Francis Aungier, 1st Baron Aungier of Longford

From Wikipedia, the free encyclopedia

The Lord Aungier of Longford
Arms of Aungier: Ermine, a griffin segreant azure
Master of the Rolls in Ireland
In office
1609 – aft. 1625
MonarchsJames I, Charles I
Member of House of Lords
In office
Justice of Assize
Personal details
Francis Aungier

Cambridge, England
Dublin, Ireland

Francis Aungier, 1st Baron Aungier of Longford (1558–1632), also known as Lord Aungier, was the progenitor of the Earldom of Longford, member of the House of Lords, Privy Councillor for Ireland and Master of the Rolls in Ireland under James I and Charles I.[1]

Early life[edit]

Francis was born in 1558 in Cambridge, England, the eldest son of Richard Aungier, Esq., and Rose Steward. His father was a barrister and a member of Gray's Inn, as well as a substantial landowner. Francis attended Westminster School and Trinity College, Cambridge, before entering Gray's Inn in 1577. He became a member of several jurisdictions and was the reader of the Inn in 1602.[2] He was a sufficiently gifted lawyer to earn the praise of Francis Bacon. His father was murdered in his chambers in 1597, soon after his third election as Treasurer of Gray's Inn, and his body thrown into the Thames: the younger brother of Francis, Richard Aungier, was hanged for the crime at Tyburn on 25 January 1598.[3]

Later years[edit]

In consequence of his first marriage, Aungier settled at East Clandon, Surrey during the 1590s, where he became a friend of Sir William More of Loseley.[1] In 1609, King James I appointed him to the Irish Privy Council, as well as to the position of Master of the Rolls for Ireland. He was also knighted at Greenwich by the King that same year.[4] He was re-appointed Master of the Rolls for Ireland by King Charles I in 1625.[5]

Aungier attended the House of Lords in 1614 and served as commissioner of the Plantation of Munster in 1616 and of County Longford in 1620. In 1619, he was appointed as a commissioner of the Great Seal of Ireland following the death of Archbishop Thomas Jones.[2] In 1621, he was created Lord Aungier, Baron of Longford by patent, which stated that he descended from the Counts of Aungier.[5][6]

He purchased the lands of the White Friars Monastery in Dublin, where he resided: there, in 1677, Aungier Street was dedicated in honour of his family.[2]

Marriage and issue[edit]

Aungier was married three times, and had several children through his marriages.[7]

He married first a Fitzgerald, sister of the 14th Earl of Kildare, and had five children:

He married secondly Anne Barne, daughter of Sir George Barne (died 1593) and Anne Gerrard,[1] and had two children:

  • George Aungier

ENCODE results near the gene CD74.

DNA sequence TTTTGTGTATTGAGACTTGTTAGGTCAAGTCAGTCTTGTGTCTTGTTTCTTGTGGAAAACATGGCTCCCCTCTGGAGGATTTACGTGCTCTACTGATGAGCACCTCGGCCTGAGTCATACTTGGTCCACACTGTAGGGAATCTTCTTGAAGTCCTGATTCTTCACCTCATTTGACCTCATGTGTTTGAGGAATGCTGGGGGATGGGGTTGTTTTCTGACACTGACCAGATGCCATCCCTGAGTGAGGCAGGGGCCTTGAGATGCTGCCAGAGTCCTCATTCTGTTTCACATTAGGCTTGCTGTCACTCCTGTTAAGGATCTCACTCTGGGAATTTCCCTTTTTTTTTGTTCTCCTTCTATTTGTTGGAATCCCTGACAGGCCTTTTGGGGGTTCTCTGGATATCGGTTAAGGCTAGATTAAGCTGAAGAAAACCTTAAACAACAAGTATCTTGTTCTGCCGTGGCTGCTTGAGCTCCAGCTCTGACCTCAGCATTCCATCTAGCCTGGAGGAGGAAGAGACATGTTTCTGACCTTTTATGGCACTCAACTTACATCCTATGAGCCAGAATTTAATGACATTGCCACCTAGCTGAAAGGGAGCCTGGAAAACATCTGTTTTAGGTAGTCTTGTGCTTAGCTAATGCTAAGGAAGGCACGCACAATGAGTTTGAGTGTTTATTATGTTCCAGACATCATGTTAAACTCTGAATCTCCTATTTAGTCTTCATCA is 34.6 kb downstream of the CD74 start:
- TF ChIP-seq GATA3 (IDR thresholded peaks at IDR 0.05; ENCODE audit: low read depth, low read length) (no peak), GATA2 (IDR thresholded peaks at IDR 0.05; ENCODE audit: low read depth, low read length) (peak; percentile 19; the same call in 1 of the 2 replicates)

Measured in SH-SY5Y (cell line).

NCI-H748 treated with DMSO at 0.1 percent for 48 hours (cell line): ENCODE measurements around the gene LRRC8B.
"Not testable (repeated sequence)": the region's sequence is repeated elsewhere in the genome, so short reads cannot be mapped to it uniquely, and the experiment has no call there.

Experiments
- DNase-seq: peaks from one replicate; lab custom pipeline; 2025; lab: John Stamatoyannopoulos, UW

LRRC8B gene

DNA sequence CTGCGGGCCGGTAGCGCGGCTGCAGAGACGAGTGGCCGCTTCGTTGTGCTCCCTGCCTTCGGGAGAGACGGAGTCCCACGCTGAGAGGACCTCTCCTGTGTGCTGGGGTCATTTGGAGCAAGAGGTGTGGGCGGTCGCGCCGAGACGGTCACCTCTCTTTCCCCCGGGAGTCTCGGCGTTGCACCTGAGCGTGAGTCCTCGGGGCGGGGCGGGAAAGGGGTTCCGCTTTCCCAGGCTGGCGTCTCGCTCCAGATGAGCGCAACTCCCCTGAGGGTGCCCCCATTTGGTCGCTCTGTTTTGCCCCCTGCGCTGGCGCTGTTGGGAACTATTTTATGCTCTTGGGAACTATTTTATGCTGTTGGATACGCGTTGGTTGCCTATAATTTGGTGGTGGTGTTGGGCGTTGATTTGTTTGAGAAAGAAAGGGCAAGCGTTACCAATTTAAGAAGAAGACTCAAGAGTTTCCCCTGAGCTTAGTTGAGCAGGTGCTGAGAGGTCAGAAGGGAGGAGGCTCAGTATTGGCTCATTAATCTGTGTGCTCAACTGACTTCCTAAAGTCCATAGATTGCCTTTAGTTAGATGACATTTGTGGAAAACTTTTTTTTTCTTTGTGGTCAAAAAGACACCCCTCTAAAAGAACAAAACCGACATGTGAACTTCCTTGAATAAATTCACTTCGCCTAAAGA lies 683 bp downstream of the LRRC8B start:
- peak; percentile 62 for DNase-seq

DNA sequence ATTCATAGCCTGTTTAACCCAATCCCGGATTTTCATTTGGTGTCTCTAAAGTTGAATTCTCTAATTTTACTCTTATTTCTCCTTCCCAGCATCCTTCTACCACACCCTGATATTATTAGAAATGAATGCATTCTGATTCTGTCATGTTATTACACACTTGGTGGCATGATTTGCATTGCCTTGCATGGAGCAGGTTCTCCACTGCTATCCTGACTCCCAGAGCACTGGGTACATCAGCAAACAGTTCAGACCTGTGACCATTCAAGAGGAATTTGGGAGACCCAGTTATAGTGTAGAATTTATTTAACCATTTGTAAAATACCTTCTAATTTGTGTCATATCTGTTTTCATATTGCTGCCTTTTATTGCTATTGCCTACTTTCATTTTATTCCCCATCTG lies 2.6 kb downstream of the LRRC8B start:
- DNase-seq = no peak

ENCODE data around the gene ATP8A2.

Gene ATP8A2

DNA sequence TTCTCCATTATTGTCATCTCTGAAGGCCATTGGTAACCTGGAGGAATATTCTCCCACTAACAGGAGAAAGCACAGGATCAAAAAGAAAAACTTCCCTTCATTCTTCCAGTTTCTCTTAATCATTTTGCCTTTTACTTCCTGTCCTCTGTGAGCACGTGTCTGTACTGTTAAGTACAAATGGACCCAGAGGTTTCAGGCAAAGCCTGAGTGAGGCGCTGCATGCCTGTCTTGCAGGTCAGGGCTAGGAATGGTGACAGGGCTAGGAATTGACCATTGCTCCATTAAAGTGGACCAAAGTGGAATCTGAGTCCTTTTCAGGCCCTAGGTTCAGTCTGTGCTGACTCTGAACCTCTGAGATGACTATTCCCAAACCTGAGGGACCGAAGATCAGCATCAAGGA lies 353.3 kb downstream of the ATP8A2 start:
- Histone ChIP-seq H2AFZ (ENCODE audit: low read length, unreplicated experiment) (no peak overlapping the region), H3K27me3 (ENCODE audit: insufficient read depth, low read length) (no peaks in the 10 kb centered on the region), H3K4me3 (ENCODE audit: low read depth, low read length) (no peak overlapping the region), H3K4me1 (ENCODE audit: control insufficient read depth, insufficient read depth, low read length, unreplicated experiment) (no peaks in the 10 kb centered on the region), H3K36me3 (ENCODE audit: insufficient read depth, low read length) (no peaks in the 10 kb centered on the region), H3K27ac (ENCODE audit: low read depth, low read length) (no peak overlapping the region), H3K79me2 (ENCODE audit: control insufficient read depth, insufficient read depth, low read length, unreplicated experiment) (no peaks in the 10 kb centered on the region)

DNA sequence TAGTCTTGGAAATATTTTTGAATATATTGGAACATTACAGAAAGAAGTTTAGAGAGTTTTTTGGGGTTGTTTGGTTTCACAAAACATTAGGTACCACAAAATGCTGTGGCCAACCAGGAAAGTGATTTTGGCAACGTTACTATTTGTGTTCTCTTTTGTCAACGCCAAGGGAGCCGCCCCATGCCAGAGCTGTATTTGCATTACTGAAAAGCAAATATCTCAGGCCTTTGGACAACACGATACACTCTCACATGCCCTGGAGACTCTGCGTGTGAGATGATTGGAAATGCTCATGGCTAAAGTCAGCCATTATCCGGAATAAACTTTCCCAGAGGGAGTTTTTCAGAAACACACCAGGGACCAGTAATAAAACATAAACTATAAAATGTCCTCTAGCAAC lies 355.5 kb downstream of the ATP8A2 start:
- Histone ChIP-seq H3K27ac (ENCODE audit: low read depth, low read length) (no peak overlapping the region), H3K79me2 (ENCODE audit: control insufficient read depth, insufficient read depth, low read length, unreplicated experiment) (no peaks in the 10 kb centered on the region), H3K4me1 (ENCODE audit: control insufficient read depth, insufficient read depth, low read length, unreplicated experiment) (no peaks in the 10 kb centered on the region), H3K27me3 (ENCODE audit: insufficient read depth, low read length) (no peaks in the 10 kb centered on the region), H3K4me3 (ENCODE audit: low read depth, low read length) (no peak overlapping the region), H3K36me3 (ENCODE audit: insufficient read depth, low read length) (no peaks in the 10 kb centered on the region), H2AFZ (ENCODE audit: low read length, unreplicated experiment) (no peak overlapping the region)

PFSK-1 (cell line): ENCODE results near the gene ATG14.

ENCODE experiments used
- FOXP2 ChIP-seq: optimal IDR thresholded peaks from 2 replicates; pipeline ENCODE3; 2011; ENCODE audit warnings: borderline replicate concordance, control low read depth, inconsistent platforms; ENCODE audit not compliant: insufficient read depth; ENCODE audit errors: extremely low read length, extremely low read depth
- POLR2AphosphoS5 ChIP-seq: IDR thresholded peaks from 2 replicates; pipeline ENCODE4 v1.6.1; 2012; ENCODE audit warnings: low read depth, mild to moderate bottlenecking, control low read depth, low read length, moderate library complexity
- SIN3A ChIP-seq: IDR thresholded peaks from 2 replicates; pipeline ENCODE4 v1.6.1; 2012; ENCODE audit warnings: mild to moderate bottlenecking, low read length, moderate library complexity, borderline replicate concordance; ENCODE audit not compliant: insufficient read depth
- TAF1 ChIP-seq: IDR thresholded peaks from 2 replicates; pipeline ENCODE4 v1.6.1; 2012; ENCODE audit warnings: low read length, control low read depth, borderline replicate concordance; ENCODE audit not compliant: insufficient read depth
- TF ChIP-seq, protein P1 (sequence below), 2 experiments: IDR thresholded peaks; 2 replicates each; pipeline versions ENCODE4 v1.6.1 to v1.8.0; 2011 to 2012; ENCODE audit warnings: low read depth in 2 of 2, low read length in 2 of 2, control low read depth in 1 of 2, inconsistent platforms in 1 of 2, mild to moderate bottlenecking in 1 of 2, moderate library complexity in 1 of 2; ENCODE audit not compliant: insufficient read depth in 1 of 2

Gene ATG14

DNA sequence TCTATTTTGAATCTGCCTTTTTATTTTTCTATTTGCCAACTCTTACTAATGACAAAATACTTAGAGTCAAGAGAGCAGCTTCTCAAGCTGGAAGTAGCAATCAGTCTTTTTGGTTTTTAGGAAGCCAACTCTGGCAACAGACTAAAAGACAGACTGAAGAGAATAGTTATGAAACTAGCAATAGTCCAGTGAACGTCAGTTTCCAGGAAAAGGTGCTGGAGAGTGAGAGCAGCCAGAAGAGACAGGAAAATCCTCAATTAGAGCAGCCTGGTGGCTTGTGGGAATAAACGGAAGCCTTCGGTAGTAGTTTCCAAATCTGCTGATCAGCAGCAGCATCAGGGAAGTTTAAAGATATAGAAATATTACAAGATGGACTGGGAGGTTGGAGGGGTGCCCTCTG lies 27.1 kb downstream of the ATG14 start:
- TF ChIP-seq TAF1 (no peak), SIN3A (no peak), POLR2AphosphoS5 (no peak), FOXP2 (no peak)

• Frances Aungier

He married thirdly Margaret Cave, daughter of Sir Thomas Cave (died 1613) of Stanford Hall and Eleanor St. John.[12] They had no issue.


  1. ^ a b c J.E.M., 'Aungier, Francis (1558-1632), of Gray's Inn, London and East Clandon, Surr.; later of Longford and Dublin, Ireland', in P.W. Hasler (ed.), The History of Parliament: the House of Commons 1558-1603 (from Boydell and Brewer, 1981), History of Parliament online.
  2. ^ a b c F.E. Ball, The Judges in Ireland, 1221-1921 (John Murray, London 1926), Vol. I, Book III - 1603 to 1690, pp. 244-46, pp. 322-23 (Google).
  3. ^ 'Aungier, Francis', History of Parliament online. Extended account in C.H. Cooper and T. Cooper, Athenae Cantabrigienses Vol. II, 1586-1609 (Deighton Bell, Cambridge; Macmillan & Co, London, 1861), pp. 229-30.
  4. ^ C.H. Cooper, Annals of Cambridge, Vol. 3 (Warwick & Co (Printers), Cambridge 1845), pp. 255-56 (Google).
  5. ^ a b "Viscount Leinster", in A. Collins, ed. E. Brydges, Collins's Peerage of England; Genealogical, Biographical and Historical, Greatly Augmented &c., 9 Vols (F.C. and J. Rivington, et al., London 1812), VI, p. 173 (Google).
  6. ^ 'Family of Lord Aungier', in J. Lodge, revised M. Archdall, The Peerage of Ireland: Or, a Genealogical History of the Present Nobility of that Kingdom Vol. III (James Moore, Dublin 1789), pp. 376-78.
  7. ^ B. Burke, 'Aungier - Baron Aungier of Longford', in A Genealogical History of the Dormant, Abeyant, Forfeited, and Extinct Peerages of the British Empire, New Edition (Harrison, London 1866), p. 18 (Google).
  8. ^ "Onslow", in W. Bruce Bannerman (ed.), "The Visitations of the County of Surrey, 1530, 1572 and 1623", Harleian Society Vol. XLIII, pp.154-55 (Internet Archive).
  9. ^ 'Carrell', in W. Bruce Bannerman (ed.), The Visitations of the county of Surrey, Harleian Society XLIII (London 1899), pp. 88-89 (Internet Archive).
  10. ^ 'Family of Cherry', in 'XV: Extracts from the Parish Registers of Camberwell, Surrey', F. Madden and B. Bandinel (eds), Collectanea Topographica et Genealogica, Vol. 3 (John Bowyer Nichols & Son, London 1836), pp. 158-59 (Google).
  11. ^ V.C.D. Moseley and R. Sgroi, 'Holcroft, Sir Henry (c.1586-1650), of Long Acre, Westminster and Greenstreet House, East Ham, Essex' in A. Thrush and J.P. Ferris (eds), The History of Parliament: the House of Commons 1604-1629 (Cambridge University Press, 2010), History of Parliament online.
  12. ^ Margaret Cave married first, Sir John Wynn (eldest son of Sir John Wynn, 1st Baronet), who died 1621, The History of the Gwydir Family written by Sir John Wynn, Knt. and Bart. (Woodall and Venables, Oswestry 1878), Table IV, inter pp. 104, 105.; second Francis Aungier; and third Sir Thomas Wenman. J. Nichols, The History and Antiquities of the County of Leicester, Vol. 4 Part 1 - Guthlaxton Hundred (John Nichols and Son, London 1807), p. 352.
Peerage of Ireland
New creation Baron Aungier of Longford
Succeeded by
Gerald Aungier